Aluminum is usually made in pot lines, where it becomes liquid at 750-800 °C. After that, it goes to the cast houses, where it is made into bars or ingots. That is necessary because the client is probably not close by. The producers cannot ship it in liquid form because it cannot be kept at high temperatures. However, if you are next door, then material can be transported directly. Special crews leave EMAL, for example, using an innovative route that we call the hot material road. The types of vehicles that are able to transport aluminum in hot molten form use this road to deliver directly to the manufacturing site. Now, for example, TALEX uses the aluminum at 450 °C. It comes at 750 °C, therefore leaving 300 °C of energy that it can use. So, rather than 40% of its cost going into re-melting the aluminum and then another 10%-15% to generating heat in order to be able to produce steam and other utilities, it is saving 40% and generating other utilities to cool it. This is a major advantage.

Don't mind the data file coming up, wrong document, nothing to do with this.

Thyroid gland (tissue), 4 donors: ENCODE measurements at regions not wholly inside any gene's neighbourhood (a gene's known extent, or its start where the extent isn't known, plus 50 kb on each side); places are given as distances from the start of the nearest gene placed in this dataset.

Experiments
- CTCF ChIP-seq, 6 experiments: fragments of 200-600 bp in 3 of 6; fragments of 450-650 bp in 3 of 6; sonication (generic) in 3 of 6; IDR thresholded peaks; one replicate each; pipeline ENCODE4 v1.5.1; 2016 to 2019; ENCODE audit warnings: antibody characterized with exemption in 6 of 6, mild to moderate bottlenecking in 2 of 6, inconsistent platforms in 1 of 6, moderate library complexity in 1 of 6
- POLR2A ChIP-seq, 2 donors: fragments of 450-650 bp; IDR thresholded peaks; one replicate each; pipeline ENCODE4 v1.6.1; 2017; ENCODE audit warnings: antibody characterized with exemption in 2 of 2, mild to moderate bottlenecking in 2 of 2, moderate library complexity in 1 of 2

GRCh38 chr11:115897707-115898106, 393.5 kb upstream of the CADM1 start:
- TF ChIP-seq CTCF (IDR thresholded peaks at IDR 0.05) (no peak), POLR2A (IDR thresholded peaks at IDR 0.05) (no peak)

How will the Etihad Rail network support companies operating in Kizad?

Kizad is benefiting from the first rail infrastructure in the UAE through the Etihad Rail network. From the outset our master plan has indicated rail access to a number of plots. We worked with Etihad Rail at the planning stages, and in advance of the launch of the network, Kizad built in the entire culvert infrastructure, which will eventually allow the trains to pass right through the industrial zone.

© The Business Year - November 2013